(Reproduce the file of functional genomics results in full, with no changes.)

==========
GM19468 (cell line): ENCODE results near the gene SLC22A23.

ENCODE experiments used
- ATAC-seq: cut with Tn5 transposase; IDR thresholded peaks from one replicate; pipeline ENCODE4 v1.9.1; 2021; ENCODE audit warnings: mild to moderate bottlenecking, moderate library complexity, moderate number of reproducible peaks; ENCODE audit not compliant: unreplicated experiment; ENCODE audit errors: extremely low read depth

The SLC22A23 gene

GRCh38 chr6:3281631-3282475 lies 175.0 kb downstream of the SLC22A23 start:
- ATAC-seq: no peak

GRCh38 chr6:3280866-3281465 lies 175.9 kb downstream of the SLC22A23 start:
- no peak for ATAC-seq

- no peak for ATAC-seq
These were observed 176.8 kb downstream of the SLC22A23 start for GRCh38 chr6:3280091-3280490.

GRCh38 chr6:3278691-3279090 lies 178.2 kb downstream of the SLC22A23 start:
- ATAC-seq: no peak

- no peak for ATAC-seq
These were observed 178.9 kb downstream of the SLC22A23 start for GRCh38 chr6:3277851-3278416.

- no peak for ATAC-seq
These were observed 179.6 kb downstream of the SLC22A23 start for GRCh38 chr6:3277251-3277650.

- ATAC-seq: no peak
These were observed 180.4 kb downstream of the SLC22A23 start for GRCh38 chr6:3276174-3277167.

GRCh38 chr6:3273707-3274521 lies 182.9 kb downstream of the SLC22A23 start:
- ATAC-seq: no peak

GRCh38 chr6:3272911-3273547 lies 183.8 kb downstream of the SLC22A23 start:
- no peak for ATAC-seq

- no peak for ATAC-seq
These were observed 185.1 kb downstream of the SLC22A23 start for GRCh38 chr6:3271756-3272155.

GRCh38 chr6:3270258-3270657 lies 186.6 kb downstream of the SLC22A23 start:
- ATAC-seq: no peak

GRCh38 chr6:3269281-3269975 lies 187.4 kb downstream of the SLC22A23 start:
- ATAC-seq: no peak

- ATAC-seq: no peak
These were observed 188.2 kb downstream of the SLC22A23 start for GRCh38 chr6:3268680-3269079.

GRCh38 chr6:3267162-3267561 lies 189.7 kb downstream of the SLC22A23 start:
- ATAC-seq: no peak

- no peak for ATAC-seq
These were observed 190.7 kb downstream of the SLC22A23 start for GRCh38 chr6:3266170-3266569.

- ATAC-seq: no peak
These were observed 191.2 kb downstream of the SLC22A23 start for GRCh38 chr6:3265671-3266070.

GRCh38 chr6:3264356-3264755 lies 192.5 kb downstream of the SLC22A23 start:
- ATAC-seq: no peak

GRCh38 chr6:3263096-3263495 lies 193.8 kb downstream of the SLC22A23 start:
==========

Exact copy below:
GM19468 (cell line): ENCODE results near the gene SLC22A23.

ENCODE experiments used
- ATAC-seq: cut with Tn5 transposase; IDR thresholded peaks from one replicate; pipeline ENCODE4 v1.9.1; 2021; ENCODE audit warnings: mild to moderate bottlenecking, moderate library complexity, moderate number of reproducible peaks; ENCODE audit not compliant: unreplicated experiment; ENCODE audit errors: extremely low read depth

The SLC22A23 gene

GRCh38 chr6:3281631-3282475 lies 175.0 kb downstream of the SLC22A23 start:
- ATAC-seq: no peak

GRCh38 chr6:3280866-3281465 lies 175.9 kb downstream of the SLC22A23 start:
- no peak for ATAC-seq

- no peak for ATAC-seq
These were observed 176.8 kb downstream of the SLC22A23 start for GRCh38 chr6:3280091-3280490.

GRCh38 chr6:3278691-3279090 lies 178.2 kb downstream of the SLC22A23 start:
- ATAC-seq: no peak

- no peak for ATAC-seq
These were observed 178.9 kb downstream of the SLC22A23 start for GRCh38 chr6:3277851-3278416.

- no peak for ATAC-seq
These were observed 179.6 kb downstream of the SLC22A23 start for GRCh38 chr6:3277251-3277650.

- ATAC-seq: no peak
These were observed 180.4 kb downstream of the SLC22A23 start for GRCh38 chr6:3276174-3277167.

GRCh38 chr6:3273707-3274521 lies 182.9 kb downstream of the SLC22A23 start:
- ATAC-seq: no peak

GRCh38 chr6:3272911-3273547 lies 183.8 kb downstream of the SLC22A23 start:
- no peak for ATAC-seq

- no peak for ATAC-seq
These were observed 185.1 kb downstream of the SLC22A23 start for GRCh38 chr6:3271756-3272155.

GRCh38 chr6:3270258-3270657 lies 186.6 kb downstream of the SLC22A23 start:
- ATAC-seq: no peak

GRCh38 chr6:3269281-3269975 lies 187.4 kb downstream of the SLC22A23 start:
- ATAC-seq: no peak

- ATAC-seq: no peak
These were observed 188.2 kb downstream of the SLC22A23 start for GRCh38 chr6:3268680-3269079.

GRCh38 chr6:3267162-3267561 lies 189.7 kb downstream of the SLC22A23 start:
- ATAC-seq: no peak

- no peak for ATAC-seq
These were observed 190.7 kb downstream of the SLC22A23 start for GRCh38 chr6:3266170-3266569.

- ATAC-seq: no peak
These were observed 191.2 kb downstream of the SLC22A23 start for GRCh38 chr6:3265671-3266070.

GRCh38 chr6:3264356-3264755 lies 192.5 kb downstream of the SLC22A23 start:
- ATAC-seq: no peak

GRCh38 chr6:3263096-3263495 lies 193.8 kb downstream of the SLC22A23 start: